The Lenovo foldable looks horrible; is the idea that it’s a portable monitor that folds out? In which case you need a stand. As a laptop, it doesn’t make sense. Lenovo keeps throwing stuff against the wall, and it keeps sliding off. And even if this stuff did work, the sales would be tiny, and then you’d have the joy of no support when something went wrong.
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Bible lobbyist: we can’t print Bibles in America anymore • Substack

Matt Stoller, in his BIG newsletter:


These publishers wanted to avoid bibles being subjected to tariffs [imposed by Trump’s administration on imports from China]. Here’s Jantz:


Chinese printers have developed the technology and the artistry to produce the kinds of bibles people want which is why over 50% of the bibles published by ECPA members are printed in China. In fact, more bibles are printed in China than any other country on earth.


This isn’t some high tech industry, it’s printing books. It is literally the oldest mass production industry in history, with bible printing dating from the 15th century. And yet, here’s more of what Jantz had to say:


While there are some domestic printing options available, the U.S. printers, as has been remarked already, that are comparable to China on price and quality do not have the capacity to meet current demand….

The people who buy and read the bible would potentially have to pay a much higher price, perhaps higher than they could justify. Christians depend on the bible for their daily input of spiritual nourishment… Some publishers believe such a tariff would place a practical limitation on religious freedom.

A dramatic increase in the price of the bible, not to mention books that help people better understand the bible, would deter average Americans from getting the guidance and spiritual connectivity they depend on.


Now of course, the Chinese government is cracking down on the 60 million Christians inside China, with party plans of “retranslating and annotating” the Bible to establish a “correct understanding” of the text. It’s not as well-known as the concentration camps set up for Muslim Uighurs, but it’s quite likely that Chinese Christians are not getting what Jantz calls their “daily input of spiritual nourishment.”

But the point here is not about religious freedom, but about whether we as a society value the ability to produce things. We certainly used to. We could make fantastic airplanes and invent a host of wonderful technologically sophisticated products to improve our lives. And yet today, our book distributors tell us we can’t even print books. There are a lot of reason for that, but the main one is that we have elevated the rights of financiers over the rights of workers, engineers, farmers, artists and businesspeople.


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The 100 worst ed-tech (education technology) debacles of the decade • Hack Education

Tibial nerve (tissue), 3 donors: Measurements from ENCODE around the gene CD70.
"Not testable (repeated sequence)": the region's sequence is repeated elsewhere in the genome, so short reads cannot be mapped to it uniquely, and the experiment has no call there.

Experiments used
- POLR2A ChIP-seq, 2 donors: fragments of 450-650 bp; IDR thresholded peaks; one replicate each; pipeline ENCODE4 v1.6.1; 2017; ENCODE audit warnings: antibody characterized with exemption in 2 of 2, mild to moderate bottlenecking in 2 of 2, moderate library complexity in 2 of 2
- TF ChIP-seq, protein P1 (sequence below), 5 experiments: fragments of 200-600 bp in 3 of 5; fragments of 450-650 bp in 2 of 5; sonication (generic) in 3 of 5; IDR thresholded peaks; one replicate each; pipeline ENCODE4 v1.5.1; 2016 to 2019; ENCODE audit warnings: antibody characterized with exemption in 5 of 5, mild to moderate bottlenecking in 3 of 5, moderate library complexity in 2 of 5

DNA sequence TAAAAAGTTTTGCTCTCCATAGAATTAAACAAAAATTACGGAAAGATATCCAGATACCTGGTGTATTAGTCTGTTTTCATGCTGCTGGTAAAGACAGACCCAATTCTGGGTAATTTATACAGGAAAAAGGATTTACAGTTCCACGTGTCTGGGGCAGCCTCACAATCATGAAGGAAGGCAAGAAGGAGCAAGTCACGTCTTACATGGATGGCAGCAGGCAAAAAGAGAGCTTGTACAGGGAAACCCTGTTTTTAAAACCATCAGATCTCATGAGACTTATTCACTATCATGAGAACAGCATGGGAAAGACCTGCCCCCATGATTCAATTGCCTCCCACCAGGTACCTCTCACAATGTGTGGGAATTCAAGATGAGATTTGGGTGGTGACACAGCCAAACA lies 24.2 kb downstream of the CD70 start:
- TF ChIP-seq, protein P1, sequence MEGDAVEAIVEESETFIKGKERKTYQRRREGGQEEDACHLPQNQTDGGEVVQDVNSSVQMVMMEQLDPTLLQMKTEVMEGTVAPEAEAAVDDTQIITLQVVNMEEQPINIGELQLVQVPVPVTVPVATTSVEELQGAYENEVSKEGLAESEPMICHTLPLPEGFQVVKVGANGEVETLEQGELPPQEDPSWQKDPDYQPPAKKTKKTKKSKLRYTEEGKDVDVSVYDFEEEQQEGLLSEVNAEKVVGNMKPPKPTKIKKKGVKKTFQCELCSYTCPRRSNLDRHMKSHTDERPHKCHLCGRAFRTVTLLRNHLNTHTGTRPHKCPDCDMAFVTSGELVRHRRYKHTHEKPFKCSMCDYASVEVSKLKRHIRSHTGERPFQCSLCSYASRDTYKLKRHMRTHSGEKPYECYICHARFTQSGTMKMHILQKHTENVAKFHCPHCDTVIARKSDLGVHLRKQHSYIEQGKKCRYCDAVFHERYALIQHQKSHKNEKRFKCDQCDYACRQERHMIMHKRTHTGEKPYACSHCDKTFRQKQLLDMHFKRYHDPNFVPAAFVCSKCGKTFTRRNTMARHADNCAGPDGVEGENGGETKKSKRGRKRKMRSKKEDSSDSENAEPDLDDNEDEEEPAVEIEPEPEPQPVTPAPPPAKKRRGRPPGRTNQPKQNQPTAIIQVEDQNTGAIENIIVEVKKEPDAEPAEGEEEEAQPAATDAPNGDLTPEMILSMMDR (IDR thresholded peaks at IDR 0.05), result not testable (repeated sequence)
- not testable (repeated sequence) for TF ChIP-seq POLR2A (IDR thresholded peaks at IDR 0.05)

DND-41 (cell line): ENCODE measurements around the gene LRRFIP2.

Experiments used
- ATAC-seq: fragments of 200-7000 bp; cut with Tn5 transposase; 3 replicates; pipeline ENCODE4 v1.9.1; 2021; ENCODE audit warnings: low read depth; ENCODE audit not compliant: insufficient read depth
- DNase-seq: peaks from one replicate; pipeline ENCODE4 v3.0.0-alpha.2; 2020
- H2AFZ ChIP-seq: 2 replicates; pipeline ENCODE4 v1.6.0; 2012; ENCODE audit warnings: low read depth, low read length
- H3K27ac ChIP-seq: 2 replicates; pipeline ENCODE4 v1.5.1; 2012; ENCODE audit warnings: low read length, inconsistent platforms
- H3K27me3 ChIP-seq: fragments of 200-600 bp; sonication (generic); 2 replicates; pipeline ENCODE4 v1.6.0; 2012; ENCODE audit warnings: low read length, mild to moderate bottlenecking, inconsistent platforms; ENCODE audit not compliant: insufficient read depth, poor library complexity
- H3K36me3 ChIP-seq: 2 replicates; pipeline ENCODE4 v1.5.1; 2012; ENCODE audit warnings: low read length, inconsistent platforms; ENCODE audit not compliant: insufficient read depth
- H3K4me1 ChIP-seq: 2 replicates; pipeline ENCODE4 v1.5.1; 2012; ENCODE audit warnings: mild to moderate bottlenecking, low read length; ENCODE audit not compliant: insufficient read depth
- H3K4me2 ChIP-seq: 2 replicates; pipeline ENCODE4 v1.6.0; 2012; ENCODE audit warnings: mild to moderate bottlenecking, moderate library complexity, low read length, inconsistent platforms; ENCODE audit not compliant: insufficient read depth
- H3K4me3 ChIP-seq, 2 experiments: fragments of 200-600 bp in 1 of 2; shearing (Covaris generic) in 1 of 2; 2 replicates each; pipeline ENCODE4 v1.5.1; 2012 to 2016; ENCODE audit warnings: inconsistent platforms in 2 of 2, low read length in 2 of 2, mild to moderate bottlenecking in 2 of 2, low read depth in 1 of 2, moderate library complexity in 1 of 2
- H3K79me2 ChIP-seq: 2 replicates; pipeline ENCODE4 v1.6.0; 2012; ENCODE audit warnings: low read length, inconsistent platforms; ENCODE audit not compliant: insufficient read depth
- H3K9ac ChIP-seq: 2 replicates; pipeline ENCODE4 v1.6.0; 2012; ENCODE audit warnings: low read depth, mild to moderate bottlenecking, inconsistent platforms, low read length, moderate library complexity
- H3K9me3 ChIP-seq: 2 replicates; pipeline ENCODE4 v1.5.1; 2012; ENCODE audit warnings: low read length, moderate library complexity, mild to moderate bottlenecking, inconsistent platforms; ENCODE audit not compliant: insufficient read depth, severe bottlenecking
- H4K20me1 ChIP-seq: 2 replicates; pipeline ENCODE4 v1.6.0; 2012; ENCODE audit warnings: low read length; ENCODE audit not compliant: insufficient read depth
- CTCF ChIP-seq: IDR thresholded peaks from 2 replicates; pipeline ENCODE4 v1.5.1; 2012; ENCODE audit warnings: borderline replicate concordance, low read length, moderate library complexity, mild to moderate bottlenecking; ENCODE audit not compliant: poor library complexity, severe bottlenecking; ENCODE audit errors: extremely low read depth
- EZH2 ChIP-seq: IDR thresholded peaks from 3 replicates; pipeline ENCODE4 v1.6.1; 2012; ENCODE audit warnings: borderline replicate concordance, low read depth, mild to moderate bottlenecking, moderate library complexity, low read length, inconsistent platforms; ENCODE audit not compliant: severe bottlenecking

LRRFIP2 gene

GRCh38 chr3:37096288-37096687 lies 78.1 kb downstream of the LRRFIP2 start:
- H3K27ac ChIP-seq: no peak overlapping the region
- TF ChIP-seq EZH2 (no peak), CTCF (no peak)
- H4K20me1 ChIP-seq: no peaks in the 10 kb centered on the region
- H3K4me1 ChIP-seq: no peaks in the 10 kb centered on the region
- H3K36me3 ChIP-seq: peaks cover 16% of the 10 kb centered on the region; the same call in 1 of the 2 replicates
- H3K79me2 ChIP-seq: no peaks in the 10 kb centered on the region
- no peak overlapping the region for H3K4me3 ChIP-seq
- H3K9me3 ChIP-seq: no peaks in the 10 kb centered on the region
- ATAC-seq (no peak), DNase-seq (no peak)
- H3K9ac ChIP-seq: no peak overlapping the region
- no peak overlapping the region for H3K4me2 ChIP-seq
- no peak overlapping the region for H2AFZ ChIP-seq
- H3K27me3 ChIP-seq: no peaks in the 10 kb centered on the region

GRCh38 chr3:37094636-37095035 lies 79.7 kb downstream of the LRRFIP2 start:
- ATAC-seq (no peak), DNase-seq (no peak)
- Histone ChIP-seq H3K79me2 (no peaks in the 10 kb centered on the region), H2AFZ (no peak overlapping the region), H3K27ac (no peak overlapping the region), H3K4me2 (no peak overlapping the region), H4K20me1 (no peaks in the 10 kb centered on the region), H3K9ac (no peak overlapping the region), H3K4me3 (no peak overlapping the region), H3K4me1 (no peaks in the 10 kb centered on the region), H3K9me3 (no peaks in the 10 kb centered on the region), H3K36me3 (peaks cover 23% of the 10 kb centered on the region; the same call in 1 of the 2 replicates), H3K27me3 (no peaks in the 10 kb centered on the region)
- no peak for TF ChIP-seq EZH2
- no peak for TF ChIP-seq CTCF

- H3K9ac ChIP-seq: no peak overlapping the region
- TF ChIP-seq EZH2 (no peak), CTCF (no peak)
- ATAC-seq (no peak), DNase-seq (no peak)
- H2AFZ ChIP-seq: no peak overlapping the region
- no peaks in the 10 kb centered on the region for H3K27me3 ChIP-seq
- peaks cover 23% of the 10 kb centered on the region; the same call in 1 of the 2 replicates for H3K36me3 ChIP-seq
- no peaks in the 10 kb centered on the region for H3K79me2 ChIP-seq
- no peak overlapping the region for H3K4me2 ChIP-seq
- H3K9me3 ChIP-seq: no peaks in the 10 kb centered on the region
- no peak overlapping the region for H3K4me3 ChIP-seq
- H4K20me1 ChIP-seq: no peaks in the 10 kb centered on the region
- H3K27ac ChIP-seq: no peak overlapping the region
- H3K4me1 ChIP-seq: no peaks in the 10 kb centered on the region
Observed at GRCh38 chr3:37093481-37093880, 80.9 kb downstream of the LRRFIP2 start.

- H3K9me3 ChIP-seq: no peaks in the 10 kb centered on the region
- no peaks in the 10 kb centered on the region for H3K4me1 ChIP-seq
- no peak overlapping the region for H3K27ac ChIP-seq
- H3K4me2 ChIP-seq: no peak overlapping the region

Audrey Watters:


For the past ten years, I have written a lengthy year-end series, documenting some of the dominant narratives and trends in education technology. I think it is worthwhile, as the decade draws to a close, to review those stories and to see how much (or how little) things have changed.


There are ever so many (well, 100 actually..) so I thought I’d just pick one at random:


93. 3D Printing
3D printing, The Economist pronounced in 2012, was poised to bring about the third industrial revolution. (I know, I know. It’s hard to tell if we’re on the third, the fourth, or the eighteenth industrial revolution at this stage.) And like so many products on this list, 3D printing was hailed as a revolution in education, and schools were encouraged to reorient libraries and shop classes towards “maker spaces” which would give students opportunities to print their plastic designs. In 2013, 3D printer manufacturer MakerBot launchedits MakerBot Academy with a goal “to put a MakerBot Desktop 3D Printer in every school in America.” But, as Wired noted just a few years later, 3D printing was already another revolution that wasn’t. Despite all sorts of wild promises, plastic gizmos failed to revolutionize either education or manufacturing (and they’re not necessarily so great for the environment either). Go figure.


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High performance government, ‘cognitive technologies’, Michael Nielsen, Bret Victor, and ‘Seeing Rooms’


Fields make huge progress when they move from stories (e.g Icarus)  and authority (e.g ‘witch doctor’) to evidence/experiment (e.g physics, wind tunnels) and quantitative models (e.g design of modern aircraft).

Political ‘debate’ and the processes of government are largely what they have always been — largely conflict over stories and authorities where almost nobody even tries to keep track of the facts/arguments/models they’re supposedly arguing about, or tries to learn from evidence, or tries to infer useful principles from examples of extreme success/failure. We can see much better than people could in the past how to shift towards processes of government being ‘partially rational discussion over facts and models and learning from the best examples of organisational success‘. But one of the most fundamental and striking aspects of government is that practically nobody involved in it has the faintest interest in or knowledge of how to create high performance teams to make decisions amid uncertainty and complexity.